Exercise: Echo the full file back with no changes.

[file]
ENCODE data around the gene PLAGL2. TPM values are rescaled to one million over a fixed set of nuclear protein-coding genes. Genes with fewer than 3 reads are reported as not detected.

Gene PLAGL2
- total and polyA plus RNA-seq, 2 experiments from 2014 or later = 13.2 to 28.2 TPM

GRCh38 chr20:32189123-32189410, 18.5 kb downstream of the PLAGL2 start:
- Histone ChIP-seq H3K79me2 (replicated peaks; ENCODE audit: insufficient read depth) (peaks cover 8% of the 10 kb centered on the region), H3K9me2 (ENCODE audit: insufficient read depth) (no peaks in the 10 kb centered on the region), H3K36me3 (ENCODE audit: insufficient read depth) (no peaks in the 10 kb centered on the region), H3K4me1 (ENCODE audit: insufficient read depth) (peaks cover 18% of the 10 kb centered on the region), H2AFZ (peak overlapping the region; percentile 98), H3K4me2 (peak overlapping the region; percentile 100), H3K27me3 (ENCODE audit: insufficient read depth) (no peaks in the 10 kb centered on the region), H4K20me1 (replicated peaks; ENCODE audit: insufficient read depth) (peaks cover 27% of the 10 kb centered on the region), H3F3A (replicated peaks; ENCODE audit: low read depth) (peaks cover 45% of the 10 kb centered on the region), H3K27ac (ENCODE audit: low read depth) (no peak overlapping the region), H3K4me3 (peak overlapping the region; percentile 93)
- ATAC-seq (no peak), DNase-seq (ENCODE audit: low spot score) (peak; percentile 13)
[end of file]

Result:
ENCODE data around the gene PLAGL2. TPM values are rescaled to one million over a fixed set of nuclear protein-coding genes. Genes with fewer than 3 reads are reported as not detected.

Gene PLAGL2
- total and polyA plus RNA-seq, 2 experiments from 2014 or later = 13.2 to 28.2 TPM

GRCh38 chr20:32189123-32189410, 18.5 kb downstream of the PLAGL2 start:
- Histone ChIP-seq H3K79me2 (replicated peaks; ENCODE audit: insufficient read depth) (peaks cover 8% of the 10 kb centered on the region), H3K9me2 (ENCODE audit: insufficient read depth) (no peaks in the 10 kb centered on the region), H3K36me3 (ENCODE audit: insufficient read depth) (no peaks in the 10 kb centered on the region), H3K4me1 (ENCODE audit: insufficient read depth) (peaks cover 18% of the 10 kb centered on the region), H2AFZ (peak overlapping the region; percentile 98), H3K4me2 (peak overlapping the region; percentile 100), H3K27me3 (ENCODE audit: insufficient read depth) (no peaks in the 10 kb centered on the region), H4K20me1 (replicated peaks; ENCODE audit: insufficient read depth) (peaks cover 27% of the 10 kb centered on the region), H3F3A (replicated peaks; ENCODE audit: low read depth) (peaks cover 45% of the 10 kb centered on the region), H3K27ac (ENCODE audit: low read depth) (no peak overlapping the region), H3K4me3 (peak overlapping the region; percentile 93)
- ATAC-seq (no peak), DNase-seq (ENCODE audit: low spot score) (peak; percentile 13)